As the alcohol component, it may include ethylene glycol, propylene glycol, 1,3-butanediol, 1,4-butanediol, 2,3-butanediol, diethylene glycol, triethylene glycol, 1,5-pentanediol, 1,6-hexanediol, neopentyl glycol, 2-ethyl-1,3-hexanediol, hydrogenated bisphenol A, a bisphenol derivative represented by the following Formula (I); ##STR1## wherein R represents an ethylene group or a propylene group, x and y are each an integer of 1 or more, and an average value of x+y is 2 to 10; and a diol represented by the following Formula (II). ##STR2## wherein R' represents ##STR3##

As a dibasic acid component which comprises at least 50 mol % in the total acid components, it may include benzene dicarboxylic acids and anhydrides thereof, such as phthalic acid, terephthalic acid, isophthalic acid and phthalic anhydride; alkyldicarboxylic acids such as succinic acid, adipic acid, sebacic acid and azelaic acid, and anhydrides thereof, and succinic acid substituted with an alkyl group or alkenyl group having 6 to 18 carbon atoms, or anhydrides thereof; and unsaturated dicarboxylic acids such as fumaric acid, maleic acid, citraconic acid and itaconic acid, or anhydrides thereof.

The alcohol component may further include polyhydric alcohols such as glycerol, pentaerythritol, sorbitol, sorbitan, and oxyalkylene ethers of novolak type phenol resin. As the acid component, it may include polycarboxylic acids such as trimellitic acid, pyromellitic acid and benzophenonetetracarboxylic acid, or anhydrides thereof.

A preferred alcohol component of the polyester resin is the bisphenol derivative represented by the above Formula (I). As a preferred acid component, it may include phthalic acid, terephthalic acid and isophthalic acid, or anhydrides thereof; succinic acid and n-dodecenylsuccinic acid, or anhydrides thereof; and dicarboxylic acids such as fumaric acid, maleic acid and maleic anhydride. As a cross-linking component, it may include trimellitic anhydride, benzophenonetetracarboxylic acid, pentaerythritol, and oxyalkylene ethers of novolak type phenol resins.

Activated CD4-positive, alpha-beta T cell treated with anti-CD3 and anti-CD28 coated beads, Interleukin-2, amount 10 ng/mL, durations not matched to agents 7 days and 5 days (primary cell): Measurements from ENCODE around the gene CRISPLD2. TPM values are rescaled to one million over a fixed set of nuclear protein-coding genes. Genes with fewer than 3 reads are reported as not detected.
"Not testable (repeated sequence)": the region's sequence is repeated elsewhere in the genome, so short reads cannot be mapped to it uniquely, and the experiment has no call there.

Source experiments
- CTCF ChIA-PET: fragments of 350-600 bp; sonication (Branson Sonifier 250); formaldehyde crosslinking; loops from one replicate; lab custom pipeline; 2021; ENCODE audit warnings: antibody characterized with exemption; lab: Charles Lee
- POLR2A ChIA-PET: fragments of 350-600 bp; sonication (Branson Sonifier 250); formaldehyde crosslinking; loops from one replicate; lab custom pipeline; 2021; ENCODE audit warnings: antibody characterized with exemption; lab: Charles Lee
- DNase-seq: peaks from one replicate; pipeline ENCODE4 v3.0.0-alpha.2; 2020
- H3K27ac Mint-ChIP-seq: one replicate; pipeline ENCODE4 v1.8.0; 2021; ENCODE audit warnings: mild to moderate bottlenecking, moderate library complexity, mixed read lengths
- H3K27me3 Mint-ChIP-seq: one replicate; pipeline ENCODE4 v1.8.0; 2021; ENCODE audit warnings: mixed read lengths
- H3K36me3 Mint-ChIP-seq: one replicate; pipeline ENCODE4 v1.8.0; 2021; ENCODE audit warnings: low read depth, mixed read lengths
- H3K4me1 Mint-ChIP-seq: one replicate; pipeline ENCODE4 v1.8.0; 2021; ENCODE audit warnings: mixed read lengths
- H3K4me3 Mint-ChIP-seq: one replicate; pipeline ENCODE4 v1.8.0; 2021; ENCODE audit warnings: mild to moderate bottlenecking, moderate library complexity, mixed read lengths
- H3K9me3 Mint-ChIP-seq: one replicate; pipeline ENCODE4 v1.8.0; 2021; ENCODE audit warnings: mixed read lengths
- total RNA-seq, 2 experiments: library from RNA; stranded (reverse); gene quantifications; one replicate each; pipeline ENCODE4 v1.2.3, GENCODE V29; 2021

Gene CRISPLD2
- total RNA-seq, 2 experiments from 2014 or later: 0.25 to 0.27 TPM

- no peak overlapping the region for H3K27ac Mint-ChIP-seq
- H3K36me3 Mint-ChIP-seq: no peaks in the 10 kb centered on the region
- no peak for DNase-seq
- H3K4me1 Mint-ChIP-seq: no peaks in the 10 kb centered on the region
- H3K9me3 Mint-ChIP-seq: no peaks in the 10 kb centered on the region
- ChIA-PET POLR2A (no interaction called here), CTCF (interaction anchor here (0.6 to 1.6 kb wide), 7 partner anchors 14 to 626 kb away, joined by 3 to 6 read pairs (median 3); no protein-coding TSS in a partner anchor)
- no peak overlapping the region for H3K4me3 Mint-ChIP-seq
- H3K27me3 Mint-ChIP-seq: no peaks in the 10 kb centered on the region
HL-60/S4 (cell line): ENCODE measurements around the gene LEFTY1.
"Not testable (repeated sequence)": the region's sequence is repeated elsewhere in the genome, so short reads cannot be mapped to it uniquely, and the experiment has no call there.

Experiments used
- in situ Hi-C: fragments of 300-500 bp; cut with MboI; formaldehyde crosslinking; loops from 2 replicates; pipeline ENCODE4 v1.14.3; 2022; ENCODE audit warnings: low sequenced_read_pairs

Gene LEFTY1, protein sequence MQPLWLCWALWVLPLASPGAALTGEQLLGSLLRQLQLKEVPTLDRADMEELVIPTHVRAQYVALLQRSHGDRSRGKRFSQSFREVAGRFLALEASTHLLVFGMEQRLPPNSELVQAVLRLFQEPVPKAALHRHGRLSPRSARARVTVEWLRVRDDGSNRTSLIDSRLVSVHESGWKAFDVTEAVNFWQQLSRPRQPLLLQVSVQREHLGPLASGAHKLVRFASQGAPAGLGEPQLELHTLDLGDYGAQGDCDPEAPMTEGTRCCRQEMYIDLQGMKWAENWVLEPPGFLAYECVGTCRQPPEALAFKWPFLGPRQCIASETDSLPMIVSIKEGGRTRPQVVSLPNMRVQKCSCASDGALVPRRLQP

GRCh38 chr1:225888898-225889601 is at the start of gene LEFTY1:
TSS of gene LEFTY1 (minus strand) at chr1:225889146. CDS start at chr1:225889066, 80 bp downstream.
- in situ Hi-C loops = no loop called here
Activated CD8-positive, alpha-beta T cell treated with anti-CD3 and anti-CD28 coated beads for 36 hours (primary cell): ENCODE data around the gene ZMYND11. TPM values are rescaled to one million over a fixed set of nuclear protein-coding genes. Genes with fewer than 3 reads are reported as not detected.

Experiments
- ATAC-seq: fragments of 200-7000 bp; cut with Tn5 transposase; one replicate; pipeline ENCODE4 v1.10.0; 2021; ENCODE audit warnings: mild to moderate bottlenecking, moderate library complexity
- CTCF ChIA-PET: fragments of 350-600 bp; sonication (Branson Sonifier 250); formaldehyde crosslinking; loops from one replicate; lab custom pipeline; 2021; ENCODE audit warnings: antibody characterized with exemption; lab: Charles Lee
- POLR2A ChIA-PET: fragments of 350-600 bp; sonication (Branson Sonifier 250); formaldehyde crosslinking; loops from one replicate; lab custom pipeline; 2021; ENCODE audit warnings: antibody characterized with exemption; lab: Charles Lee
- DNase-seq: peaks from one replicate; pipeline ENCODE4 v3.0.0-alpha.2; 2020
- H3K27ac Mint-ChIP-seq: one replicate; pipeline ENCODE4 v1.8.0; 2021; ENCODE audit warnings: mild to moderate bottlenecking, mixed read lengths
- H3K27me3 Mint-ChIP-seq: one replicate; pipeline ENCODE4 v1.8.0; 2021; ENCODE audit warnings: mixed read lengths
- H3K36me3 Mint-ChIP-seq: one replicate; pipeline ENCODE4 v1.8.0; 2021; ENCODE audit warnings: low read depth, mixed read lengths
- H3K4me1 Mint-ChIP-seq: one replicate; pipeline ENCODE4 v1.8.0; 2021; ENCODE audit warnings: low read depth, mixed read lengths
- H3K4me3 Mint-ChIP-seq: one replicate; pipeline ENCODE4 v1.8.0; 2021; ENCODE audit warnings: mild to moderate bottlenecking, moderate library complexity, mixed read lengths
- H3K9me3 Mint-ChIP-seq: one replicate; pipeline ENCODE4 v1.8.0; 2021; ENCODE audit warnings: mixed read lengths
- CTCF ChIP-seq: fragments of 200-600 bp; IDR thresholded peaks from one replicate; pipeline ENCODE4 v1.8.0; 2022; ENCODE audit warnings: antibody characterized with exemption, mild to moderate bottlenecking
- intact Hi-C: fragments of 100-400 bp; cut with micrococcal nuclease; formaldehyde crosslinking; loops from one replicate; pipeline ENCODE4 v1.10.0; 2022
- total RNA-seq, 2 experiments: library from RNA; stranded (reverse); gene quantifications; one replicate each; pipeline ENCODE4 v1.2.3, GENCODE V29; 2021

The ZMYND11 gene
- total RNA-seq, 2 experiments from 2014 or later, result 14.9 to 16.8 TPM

Any of these polar polymers or polar copolymers may preferably have an acid value of from 5 to 50 mg KOH/g in order to produce toner particles having a stable core/shell structure.

Any of these polar polymers or polar copolymers may preferably be used in an amount of from 1 to 35 parts by weight, and more preferably from 5 to 20 parts by weight, based on 100 parts by weight of the polymerizable monomer.

The polymerization initiator may include, azo or diazo type polymerization initiators such as

2,2'-azobis-(2,4-dimethylvaleronitrile),

2,2'-azobisisobutyronitrile),

1,1'-azobis-(cyclohexane-1-carbonitrile),

2,2'-azobis-4-methoxy-2,4-dimethylvaleronitrile and azobisisobutyronitrile; and peroxide type initiators or polymeric initiators having a peroxide in the side chain, such as benzoyl peroxide, methyl ethyl ketone peroxide, diisopropylperoxy carbonate, cumene hydroperoxide, t-butyl hydroperoxide, di-t-butyl hydroperoxide, dicumyl peroxide, 2,4-dichlorobenzoyl peroxide, lauroyl peroxide,

2,2-bis(4,4-t-butylperoxycyclohexyl)propane, and tris-(t-butoxyperoxy)triazine; polymeric initiators having a peroxide in the side chain; and persulfates such as potassium persulfate and ammonium persulfate; and hydrogen peroxide; any of which may be used.

The polymerization initiator may preferably be used in an amount of from 0.5 to 20 parts by weight based on 100 parts by weight of the polymerizable monomer, and may be used alone or in combination.